Global Fertilizers Security Risk

Global Food Security has piqued interest in global news since the commencement of the war between Russia and Ukraine as both countries contribute hugely to the global agriculture industry. The war between both countries raises the vulnerability of the many countries which include many of the Low-income Food-deficit countries (LIFC) that depend on both of them.


The Russian Federation is considered the largest exporter of Nitrogen fertilizers (including Urea, accounting for around two-thirds of the world’s annual 20M metric ton ammonium nitrate production) and the second-largest producer of both potassic (K) fertilizer after Canada and phosphorous (P) fertilizer after China in 2021, and the countries that import from Russia rely on it for more than 30 %. The figures below show the Russian Federation's export global share in 2021 of Nitrogen (N), phosphorous (P), and potassic (K) fertilizers. The agriculture sector highly depends on fertilizers which have been already increasing to all-time highs as a result of the supply chain disruptions and soaring natural gas prices induced by weather, and the pandemic prior to the war. However, the war has further magnified the prices. Organic fertilizers contain nitrogen which is composed of Urea, phosphorous, and potassium (which can also be referred to as potash fertilizer since potassium fertilizers contain potash).

Source: Food and Agriculture Organization of the United Nations (FAO) (2022). The importance of Ukraine and the Russian Federation for global agricultural markets and the risks associated with the current conflict.


Prices of Nitrogen fertilizers increased 4 times 2020 prices, and phosphate and potash increased 3 times offsetting the price hikes witnessed during the Financial Crisis in 2008. The chart below shows the unprecedented price hike in Urea in USD/ metric ton. Furthermore, The American Farm Bureau and US Department of Agriculture showed that US fertilizers bills increased by 17% during 2021, and they are expected to further increase by 12% during 2022. Higher input prices mean higher production costs and consequently higher food prices; hence, higher global inflation figures, which could either lead to farmers planting crops that use less of these fertilizers leading to a shortage of some crops such as corn, soy, rice, cotton, and wheat furtherly waning the global food security.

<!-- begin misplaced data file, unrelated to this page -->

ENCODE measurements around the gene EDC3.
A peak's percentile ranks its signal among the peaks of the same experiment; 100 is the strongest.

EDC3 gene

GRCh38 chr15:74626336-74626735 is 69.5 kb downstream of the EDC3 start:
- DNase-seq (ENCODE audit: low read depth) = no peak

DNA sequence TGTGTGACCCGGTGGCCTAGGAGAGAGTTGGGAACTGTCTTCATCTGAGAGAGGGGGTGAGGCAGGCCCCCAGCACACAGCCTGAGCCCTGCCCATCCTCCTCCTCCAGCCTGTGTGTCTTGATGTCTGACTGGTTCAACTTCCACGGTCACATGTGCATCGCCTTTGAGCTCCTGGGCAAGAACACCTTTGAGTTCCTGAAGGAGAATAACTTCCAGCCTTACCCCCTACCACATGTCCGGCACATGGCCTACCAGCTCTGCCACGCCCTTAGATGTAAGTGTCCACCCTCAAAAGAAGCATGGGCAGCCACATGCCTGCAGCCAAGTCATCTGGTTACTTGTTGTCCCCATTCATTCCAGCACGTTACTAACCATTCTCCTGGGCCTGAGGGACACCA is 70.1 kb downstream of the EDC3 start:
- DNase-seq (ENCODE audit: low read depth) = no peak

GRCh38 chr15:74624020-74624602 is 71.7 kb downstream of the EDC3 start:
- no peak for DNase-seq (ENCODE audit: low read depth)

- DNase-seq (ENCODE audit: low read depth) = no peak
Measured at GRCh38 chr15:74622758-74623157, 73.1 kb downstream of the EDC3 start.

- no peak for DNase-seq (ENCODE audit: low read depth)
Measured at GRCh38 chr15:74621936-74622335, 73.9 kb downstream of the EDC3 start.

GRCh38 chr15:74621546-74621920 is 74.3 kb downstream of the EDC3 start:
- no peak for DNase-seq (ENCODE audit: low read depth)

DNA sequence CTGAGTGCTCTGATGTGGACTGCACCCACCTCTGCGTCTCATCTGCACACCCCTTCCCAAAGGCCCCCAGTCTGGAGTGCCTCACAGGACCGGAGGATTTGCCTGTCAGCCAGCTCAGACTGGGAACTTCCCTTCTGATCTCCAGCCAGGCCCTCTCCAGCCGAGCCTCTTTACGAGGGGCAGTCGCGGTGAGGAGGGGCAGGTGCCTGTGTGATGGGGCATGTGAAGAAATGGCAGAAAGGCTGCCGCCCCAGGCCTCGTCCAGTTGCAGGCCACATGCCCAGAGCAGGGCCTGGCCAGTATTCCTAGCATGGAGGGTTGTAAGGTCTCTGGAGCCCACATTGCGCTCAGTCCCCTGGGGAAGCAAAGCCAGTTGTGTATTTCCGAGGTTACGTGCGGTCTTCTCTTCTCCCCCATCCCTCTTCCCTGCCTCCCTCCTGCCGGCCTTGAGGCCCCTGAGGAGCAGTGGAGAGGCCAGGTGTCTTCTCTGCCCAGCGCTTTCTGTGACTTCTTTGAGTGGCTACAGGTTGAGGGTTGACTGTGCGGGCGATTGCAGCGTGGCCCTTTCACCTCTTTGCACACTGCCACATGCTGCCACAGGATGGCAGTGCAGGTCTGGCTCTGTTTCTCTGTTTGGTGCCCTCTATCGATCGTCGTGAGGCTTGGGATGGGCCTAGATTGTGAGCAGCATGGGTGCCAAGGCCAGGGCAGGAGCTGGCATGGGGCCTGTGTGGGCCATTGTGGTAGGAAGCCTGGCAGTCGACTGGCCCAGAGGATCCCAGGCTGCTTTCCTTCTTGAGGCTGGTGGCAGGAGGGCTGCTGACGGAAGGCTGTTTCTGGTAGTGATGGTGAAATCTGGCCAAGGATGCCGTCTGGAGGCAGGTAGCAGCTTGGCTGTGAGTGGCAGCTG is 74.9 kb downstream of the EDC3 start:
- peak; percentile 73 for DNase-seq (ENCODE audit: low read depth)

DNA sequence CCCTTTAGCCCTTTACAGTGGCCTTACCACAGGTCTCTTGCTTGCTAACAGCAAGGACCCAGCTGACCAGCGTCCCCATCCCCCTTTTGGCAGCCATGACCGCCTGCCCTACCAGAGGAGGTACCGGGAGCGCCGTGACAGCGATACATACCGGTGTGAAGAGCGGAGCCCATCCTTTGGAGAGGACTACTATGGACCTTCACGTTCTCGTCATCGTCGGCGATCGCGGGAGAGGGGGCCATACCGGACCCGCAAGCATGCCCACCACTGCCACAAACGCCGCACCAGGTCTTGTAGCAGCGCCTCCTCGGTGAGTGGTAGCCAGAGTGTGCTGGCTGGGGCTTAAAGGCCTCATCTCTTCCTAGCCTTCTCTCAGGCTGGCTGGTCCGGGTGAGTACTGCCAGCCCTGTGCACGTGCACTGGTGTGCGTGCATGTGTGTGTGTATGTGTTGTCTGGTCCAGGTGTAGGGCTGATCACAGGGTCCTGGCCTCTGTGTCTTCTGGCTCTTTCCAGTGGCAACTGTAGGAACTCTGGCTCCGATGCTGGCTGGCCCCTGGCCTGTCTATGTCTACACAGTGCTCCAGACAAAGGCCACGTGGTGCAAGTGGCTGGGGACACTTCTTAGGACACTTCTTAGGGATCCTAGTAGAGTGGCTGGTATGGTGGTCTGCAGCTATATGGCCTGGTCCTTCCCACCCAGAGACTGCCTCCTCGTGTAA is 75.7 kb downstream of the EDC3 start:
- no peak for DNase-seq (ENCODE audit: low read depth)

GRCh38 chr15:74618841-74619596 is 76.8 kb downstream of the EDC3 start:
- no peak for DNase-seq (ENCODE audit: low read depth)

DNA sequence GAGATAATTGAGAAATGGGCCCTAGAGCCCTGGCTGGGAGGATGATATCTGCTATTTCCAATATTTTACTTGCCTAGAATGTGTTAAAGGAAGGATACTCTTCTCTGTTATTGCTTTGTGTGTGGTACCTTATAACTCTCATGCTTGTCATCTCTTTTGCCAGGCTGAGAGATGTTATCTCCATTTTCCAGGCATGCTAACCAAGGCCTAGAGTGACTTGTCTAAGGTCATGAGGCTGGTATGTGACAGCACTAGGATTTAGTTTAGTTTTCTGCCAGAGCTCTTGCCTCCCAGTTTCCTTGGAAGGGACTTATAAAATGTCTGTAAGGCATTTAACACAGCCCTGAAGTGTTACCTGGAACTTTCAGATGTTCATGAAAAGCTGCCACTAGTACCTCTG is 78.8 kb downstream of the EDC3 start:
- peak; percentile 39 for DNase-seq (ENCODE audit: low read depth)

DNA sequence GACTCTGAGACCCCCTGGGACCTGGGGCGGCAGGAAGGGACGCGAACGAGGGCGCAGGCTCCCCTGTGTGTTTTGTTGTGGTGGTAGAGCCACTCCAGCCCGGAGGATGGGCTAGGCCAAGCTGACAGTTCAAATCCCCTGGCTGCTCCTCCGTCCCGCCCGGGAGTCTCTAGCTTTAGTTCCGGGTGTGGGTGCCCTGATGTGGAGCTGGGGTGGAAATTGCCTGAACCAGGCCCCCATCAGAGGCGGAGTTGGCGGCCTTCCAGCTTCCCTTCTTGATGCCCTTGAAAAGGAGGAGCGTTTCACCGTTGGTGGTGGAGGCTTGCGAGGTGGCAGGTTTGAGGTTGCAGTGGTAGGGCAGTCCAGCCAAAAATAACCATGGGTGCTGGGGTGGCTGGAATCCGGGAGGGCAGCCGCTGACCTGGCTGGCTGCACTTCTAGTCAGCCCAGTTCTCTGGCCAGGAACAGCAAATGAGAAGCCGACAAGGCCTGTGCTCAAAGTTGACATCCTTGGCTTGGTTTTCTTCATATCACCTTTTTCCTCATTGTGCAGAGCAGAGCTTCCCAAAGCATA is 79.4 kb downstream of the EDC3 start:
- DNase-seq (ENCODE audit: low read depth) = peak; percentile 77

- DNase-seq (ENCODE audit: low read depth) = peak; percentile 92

Urea Monthly Prices in USD/ Metric Ton| Source: Index Mundi (2022)


Moreover, the increasing fertilizers prices are also reflected on the stock market, as seen below. Nutrien Ltd. (NTR) stock price, with the largest market cap in the fertilizers industry of USD 58.92 B, has increased by around 120 % since early 2021 and increased around 54 % since the beginning of 2022.


Price Chart of Nutrien Ltd. (NTR)| Source: TradingView (March, 2022)


Another example is the Mosaic Company with the third-largest market cap of USD 25.25B. As seen below, the stock price has increased by around 200 % since 2021, and around 90% since early 2022.

Price Chart of the Mosaic Company (MOS)| Source: TradingView (March, 2022)


The conflict doesn't stop at increasing prices, but it spills over to other related products and causes increased government spending that was earlier allocated to other investments. For instance, the US, a second or third top importer for each of the three major components of fertilizer from the top producers including China, Russia, Canada Morocco, and Belarus, initiated a USD 250M support program to farmers and producers of American fertilizers.


Trade Imbalance between the Russian Federation and other countries has happened before especially following the annexation of Crimea in 2014 which has had long-term effects that stayed for years post the conflict on both micro and macro scales. For instance, the import ban by Russia on agricultural products in 2014 on EU countries cost around USD 7.9B in 2014, USD 12.9B in 2015, and USD 13.9B in 2016, as per the European Parliament estimates in 2017. Therefore, main importers including Brazil and 5 other South American countries are advocating excluding the fertilizers sector from the sanctions skeptical of the scenario to reoccur.



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